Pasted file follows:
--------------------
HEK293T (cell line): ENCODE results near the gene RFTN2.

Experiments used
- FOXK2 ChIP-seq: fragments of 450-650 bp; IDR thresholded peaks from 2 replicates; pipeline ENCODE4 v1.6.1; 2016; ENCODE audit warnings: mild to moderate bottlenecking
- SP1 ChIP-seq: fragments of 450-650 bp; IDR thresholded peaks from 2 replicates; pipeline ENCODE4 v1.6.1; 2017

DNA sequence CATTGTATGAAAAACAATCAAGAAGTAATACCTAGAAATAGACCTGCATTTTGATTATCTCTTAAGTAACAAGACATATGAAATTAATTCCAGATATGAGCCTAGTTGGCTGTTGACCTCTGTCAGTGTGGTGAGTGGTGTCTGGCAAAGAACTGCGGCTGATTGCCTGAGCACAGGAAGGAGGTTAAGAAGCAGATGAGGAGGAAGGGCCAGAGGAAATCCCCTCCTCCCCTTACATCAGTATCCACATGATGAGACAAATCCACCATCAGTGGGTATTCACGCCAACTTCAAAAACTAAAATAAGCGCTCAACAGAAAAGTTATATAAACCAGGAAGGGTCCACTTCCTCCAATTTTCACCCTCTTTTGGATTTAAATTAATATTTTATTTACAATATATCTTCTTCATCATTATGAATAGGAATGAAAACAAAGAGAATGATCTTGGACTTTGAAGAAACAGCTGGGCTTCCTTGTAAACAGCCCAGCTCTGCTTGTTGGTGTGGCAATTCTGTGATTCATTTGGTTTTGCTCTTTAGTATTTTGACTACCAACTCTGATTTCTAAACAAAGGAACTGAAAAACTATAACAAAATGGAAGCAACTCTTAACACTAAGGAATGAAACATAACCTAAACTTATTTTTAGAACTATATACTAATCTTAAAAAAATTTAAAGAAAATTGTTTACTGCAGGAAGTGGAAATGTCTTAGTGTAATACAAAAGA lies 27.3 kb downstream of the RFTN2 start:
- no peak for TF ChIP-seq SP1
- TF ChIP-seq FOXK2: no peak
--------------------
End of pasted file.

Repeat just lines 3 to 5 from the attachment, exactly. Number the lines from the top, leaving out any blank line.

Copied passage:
- FOXK2 ChIP-seq: fragments of 450-650 bp; IDR thresholded peaks from 2 replicates; pipeline ENCODE4 v1.6.1; 2016; ENCODE audit warnings: mild to moderate bottlenecking
- SP1 ChIP-seq: fragments of 450-650 bp; IDR thresholded peaks from 2 replicates; pipeline ENCODE4 v1.6.1; 2017

DNA sequence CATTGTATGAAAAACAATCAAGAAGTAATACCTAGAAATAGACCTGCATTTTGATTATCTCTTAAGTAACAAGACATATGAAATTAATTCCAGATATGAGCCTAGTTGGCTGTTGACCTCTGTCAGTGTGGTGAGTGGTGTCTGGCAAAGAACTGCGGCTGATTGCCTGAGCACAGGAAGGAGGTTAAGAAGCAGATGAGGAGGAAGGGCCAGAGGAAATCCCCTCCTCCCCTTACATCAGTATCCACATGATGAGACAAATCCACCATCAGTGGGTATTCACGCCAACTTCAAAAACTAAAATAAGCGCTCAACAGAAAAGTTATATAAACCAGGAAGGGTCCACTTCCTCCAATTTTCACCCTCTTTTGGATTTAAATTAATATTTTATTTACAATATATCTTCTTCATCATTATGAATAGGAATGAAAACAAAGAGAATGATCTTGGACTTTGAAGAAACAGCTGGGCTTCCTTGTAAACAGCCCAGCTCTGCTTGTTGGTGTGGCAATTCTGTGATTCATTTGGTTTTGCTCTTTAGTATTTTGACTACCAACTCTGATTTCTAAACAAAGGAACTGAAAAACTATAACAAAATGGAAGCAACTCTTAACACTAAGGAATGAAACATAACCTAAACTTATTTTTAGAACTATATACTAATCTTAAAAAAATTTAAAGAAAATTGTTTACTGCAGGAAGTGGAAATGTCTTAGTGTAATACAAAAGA lies 27.3 kb downstream of the RFTN2 start: